Type 1 diabetics could benefit from a new "artificial pancreas" device now that it has received proper approval for the U.S. market.
The Food and Drug Administration (FDA) recently approved an artificial pancreas device for the very first time, allowing it to hit the market in the next few weeks.
The device -- called the MiniMed 530G -- is by Medtronic, and it consists of two parts: a continuous glucose monitoring system, and an insulin pump that administers the appropriate amount of synthetic insulin.
The glucose monitoring system lets the patient know exactly what their blood sugar is, and the wearer then uses the pump to input the correct amount of insulin for high blood sugar levels.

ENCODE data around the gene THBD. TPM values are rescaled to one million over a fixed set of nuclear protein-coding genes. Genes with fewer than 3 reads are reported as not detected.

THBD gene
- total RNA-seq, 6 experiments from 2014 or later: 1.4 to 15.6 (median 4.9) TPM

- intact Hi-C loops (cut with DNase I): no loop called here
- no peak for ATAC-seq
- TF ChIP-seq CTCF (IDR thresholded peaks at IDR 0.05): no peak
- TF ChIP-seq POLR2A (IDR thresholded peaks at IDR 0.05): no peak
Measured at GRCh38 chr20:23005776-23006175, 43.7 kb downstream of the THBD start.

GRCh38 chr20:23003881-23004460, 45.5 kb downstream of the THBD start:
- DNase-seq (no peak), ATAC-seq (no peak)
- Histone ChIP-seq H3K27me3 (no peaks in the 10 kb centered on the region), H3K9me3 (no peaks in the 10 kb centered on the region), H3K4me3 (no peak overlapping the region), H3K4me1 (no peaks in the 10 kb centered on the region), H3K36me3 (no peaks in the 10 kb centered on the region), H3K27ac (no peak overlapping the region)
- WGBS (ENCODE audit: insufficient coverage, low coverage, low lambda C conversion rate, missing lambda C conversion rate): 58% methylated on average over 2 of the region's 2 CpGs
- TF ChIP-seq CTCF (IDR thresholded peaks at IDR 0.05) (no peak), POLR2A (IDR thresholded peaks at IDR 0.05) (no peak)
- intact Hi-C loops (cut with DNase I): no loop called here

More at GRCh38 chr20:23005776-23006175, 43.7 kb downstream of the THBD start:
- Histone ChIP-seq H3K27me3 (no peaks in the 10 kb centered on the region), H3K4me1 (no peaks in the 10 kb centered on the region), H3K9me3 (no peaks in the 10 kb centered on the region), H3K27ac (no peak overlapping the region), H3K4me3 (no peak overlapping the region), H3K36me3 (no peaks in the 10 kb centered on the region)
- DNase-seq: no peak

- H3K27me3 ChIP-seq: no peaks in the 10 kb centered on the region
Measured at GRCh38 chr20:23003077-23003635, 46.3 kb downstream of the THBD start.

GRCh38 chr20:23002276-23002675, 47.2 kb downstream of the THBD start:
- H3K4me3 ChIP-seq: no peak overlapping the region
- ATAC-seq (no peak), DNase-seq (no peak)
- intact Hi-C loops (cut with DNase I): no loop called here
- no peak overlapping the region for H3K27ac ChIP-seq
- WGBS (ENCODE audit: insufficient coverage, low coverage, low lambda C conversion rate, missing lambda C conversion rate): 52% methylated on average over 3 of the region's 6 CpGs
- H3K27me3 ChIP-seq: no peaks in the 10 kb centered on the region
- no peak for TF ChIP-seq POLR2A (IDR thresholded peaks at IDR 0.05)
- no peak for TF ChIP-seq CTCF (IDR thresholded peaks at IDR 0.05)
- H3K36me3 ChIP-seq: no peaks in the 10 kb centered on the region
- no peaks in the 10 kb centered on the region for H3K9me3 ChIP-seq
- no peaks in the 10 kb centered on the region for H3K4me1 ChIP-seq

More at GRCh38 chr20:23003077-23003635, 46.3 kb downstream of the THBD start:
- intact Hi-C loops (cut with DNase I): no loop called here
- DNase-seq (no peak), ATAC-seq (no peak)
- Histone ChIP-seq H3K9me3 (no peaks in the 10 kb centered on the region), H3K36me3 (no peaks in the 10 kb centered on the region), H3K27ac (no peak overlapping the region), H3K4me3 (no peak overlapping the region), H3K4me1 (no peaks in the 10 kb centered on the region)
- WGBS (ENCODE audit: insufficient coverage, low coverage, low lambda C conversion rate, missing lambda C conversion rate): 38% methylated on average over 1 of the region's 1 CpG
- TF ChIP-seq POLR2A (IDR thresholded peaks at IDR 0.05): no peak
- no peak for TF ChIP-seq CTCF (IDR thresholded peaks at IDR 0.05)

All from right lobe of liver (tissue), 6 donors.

If the patient has low blood sugar, the pump will alert the patient and shut off insulin supply for two hours. If blood sugar drops too low, patients can experience a diabetic coma.
The pump looks like a pager, which attaches to the patient's pants and is connected to a sensor that slips right underneath the patient's skin. The glucose monitoring system looks like a small patch with a plastic clip, which is placed on the patient's stomach.